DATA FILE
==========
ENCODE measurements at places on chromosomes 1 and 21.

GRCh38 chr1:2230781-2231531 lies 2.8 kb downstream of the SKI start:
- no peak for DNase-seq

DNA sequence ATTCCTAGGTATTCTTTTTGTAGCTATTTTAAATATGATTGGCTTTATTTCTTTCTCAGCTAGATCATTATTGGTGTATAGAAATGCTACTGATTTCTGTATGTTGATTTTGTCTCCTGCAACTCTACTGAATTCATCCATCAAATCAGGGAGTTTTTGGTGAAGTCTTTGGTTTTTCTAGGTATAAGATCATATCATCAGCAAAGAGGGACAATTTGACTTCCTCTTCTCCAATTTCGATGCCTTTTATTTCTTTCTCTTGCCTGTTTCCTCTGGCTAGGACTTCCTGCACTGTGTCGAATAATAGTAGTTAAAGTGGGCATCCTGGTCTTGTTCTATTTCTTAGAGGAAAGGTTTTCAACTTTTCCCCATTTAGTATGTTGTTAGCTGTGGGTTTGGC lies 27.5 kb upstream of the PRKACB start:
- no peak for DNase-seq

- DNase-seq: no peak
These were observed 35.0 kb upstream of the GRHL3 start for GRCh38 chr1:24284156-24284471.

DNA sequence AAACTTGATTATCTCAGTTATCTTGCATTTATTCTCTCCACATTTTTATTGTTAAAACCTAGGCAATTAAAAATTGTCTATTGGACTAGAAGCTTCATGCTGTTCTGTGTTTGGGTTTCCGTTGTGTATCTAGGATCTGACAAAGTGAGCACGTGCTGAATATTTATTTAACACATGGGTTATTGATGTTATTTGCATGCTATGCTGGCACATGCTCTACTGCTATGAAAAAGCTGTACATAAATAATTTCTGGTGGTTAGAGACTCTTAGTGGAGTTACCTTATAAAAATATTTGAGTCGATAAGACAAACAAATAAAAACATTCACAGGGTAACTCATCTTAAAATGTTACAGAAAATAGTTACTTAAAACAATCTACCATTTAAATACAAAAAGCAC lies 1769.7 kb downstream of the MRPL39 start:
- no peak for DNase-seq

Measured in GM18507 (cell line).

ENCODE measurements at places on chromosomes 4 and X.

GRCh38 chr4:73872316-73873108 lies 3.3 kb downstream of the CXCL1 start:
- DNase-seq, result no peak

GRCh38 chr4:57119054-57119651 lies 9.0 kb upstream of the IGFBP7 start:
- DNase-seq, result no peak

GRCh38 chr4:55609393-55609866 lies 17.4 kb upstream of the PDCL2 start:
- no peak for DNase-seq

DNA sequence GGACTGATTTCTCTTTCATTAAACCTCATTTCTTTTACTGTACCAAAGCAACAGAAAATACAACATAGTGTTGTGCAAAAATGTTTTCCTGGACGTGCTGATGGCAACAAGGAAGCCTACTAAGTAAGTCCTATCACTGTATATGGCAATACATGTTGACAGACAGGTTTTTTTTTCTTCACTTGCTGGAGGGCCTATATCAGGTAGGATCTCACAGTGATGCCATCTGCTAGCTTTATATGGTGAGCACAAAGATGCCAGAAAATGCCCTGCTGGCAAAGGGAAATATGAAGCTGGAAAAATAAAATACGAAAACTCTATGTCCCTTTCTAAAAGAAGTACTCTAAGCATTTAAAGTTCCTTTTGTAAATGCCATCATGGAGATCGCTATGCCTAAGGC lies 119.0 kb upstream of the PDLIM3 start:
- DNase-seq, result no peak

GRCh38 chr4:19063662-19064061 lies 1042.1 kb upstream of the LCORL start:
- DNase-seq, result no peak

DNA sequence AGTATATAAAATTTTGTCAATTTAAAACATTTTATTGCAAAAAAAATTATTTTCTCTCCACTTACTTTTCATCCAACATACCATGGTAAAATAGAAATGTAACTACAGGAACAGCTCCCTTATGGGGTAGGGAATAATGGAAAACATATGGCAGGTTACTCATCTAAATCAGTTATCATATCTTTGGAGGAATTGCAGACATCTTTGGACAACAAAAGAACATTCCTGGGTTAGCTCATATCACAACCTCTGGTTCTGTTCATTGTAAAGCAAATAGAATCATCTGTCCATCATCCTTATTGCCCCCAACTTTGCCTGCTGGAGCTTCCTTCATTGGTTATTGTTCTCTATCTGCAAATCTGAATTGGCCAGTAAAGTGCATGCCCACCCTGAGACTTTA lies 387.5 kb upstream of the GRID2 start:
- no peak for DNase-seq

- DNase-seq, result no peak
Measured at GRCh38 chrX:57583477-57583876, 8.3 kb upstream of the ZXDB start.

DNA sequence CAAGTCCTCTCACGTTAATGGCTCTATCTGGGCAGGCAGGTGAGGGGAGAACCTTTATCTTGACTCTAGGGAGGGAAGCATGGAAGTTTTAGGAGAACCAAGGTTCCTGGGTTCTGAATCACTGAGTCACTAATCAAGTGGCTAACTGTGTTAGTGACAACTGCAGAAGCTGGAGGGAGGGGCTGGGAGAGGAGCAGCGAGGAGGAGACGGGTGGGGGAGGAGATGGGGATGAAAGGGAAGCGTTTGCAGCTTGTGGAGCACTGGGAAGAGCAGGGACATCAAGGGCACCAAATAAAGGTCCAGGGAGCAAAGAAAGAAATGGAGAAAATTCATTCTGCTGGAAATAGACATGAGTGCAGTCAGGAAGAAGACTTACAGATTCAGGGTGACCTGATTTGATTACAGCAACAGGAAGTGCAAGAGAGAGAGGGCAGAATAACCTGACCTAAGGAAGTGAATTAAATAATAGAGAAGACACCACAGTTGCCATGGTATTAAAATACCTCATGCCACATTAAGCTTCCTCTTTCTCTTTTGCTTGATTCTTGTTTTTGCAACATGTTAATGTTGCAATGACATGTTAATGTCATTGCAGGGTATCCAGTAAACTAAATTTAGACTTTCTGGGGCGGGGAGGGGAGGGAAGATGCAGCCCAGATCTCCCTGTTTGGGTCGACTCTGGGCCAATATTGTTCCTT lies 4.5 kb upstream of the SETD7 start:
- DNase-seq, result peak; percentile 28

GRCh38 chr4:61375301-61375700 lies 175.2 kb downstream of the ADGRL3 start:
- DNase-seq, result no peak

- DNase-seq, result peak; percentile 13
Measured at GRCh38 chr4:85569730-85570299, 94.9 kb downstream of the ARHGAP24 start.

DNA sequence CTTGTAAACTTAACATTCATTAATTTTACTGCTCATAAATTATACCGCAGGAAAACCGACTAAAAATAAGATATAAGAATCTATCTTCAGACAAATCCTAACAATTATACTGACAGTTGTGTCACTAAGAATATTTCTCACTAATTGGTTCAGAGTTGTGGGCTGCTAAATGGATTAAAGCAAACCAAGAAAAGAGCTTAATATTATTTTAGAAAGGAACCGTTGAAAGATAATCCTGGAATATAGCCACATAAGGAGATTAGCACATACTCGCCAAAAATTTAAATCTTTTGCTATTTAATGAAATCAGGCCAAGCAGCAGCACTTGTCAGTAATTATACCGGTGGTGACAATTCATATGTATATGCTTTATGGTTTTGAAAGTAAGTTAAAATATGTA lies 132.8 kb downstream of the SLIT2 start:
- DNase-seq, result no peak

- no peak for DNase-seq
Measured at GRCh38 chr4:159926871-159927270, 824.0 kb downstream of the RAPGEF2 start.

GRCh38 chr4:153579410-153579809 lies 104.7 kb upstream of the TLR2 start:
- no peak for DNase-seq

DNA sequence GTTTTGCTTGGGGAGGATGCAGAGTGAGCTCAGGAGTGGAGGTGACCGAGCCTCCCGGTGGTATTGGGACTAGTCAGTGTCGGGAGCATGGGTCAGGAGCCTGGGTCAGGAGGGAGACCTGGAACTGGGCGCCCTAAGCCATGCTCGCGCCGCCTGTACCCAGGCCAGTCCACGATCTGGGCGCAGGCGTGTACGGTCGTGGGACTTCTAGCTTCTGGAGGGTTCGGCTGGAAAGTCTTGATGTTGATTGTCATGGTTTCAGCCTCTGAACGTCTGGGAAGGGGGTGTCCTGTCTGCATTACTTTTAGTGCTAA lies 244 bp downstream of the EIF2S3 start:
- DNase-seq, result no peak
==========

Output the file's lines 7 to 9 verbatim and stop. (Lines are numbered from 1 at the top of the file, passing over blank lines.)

These were observed 35.0 kb upstream of the GRHL3 start for GRCh38 chr1:24284156-24284471.

DNA sequence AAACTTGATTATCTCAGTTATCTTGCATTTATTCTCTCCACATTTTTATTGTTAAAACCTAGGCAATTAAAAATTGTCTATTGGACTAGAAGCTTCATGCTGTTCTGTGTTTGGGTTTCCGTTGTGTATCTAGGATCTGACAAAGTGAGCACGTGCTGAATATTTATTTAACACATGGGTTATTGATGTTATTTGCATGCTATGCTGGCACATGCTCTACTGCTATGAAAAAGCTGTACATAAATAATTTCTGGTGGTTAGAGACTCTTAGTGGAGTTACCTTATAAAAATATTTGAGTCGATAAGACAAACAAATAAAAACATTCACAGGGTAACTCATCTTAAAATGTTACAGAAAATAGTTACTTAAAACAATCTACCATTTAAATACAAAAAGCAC lies 1769.7 kb downstream of the MRPL39 start:
- no peak for DNase-seq